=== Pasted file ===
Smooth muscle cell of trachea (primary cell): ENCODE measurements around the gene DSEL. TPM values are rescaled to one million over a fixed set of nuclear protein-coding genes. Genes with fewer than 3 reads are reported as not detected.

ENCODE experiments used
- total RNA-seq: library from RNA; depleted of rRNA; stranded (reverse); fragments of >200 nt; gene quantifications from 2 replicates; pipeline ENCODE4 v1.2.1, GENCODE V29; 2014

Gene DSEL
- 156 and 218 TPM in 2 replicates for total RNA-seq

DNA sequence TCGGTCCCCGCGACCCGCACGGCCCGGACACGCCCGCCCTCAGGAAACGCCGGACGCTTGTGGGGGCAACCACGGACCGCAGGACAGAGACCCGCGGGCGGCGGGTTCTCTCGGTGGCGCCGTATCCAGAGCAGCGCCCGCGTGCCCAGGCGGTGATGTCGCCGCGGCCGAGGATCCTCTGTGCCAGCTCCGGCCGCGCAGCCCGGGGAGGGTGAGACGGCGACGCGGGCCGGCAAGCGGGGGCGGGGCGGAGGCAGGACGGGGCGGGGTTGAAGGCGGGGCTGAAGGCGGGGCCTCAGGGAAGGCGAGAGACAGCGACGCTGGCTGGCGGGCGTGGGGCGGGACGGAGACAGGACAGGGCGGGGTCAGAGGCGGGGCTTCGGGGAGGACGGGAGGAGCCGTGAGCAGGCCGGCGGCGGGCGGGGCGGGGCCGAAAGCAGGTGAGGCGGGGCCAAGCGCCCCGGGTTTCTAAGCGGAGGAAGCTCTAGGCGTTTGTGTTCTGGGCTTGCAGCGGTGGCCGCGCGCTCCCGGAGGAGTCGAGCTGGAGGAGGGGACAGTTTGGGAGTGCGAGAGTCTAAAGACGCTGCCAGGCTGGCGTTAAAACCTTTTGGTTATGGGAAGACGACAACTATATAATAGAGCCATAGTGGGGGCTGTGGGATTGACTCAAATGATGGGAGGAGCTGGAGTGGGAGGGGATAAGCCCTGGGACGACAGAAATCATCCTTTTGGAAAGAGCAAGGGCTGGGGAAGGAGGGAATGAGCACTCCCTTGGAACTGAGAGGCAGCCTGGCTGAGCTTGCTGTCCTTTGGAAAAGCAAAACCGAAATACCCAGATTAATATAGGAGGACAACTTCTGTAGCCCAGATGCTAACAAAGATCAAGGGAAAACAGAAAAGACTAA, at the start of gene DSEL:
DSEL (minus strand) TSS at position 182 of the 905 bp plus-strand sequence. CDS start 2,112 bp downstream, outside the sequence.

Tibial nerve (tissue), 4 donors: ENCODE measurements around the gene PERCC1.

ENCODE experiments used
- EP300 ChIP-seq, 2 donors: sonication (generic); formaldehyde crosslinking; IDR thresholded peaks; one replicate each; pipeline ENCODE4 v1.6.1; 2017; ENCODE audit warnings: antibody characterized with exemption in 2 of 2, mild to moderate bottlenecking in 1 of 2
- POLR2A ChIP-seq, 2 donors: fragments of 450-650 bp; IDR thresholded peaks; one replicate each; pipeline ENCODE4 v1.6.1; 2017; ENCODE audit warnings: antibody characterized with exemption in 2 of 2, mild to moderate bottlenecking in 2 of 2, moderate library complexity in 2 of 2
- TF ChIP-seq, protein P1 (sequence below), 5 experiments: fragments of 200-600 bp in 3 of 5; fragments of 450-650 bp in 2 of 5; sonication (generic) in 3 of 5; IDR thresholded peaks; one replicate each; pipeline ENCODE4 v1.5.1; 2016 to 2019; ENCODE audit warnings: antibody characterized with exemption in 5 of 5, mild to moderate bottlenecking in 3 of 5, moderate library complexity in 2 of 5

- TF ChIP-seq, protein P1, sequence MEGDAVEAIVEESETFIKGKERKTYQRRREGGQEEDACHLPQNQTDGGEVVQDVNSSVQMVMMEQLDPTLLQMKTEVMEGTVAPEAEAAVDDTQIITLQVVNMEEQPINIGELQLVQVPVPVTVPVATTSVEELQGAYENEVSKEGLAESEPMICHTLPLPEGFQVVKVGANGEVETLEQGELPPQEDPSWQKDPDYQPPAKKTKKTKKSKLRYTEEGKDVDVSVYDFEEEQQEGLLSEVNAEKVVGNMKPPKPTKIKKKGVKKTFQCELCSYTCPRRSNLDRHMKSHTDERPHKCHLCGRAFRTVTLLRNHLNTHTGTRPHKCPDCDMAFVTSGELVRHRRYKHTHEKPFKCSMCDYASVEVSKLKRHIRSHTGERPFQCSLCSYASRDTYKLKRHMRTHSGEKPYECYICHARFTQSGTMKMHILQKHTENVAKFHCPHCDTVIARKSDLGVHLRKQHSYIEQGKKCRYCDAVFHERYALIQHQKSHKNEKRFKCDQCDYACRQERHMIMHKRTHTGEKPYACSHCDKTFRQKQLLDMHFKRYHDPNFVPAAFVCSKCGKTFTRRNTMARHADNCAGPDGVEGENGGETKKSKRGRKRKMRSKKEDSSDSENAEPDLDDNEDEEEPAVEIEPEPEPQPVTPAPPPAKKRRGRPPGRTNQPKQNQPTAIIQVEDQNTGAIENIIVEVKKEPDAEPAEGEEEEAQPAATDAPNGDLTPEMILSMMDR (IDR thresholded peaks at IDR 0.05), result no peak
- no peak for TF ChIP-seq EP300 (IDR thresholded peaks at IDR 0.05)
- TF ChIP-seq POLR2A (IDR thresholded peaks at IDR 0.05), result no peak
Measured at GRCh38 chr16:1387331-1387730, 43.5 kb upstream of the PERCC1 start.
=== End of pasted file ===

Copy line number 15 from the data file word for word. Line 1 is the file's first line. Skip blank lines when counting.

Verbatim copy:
- TF ChIP-seq POLR2A (IDR thresholded peaks at IDR 0.05), result no peak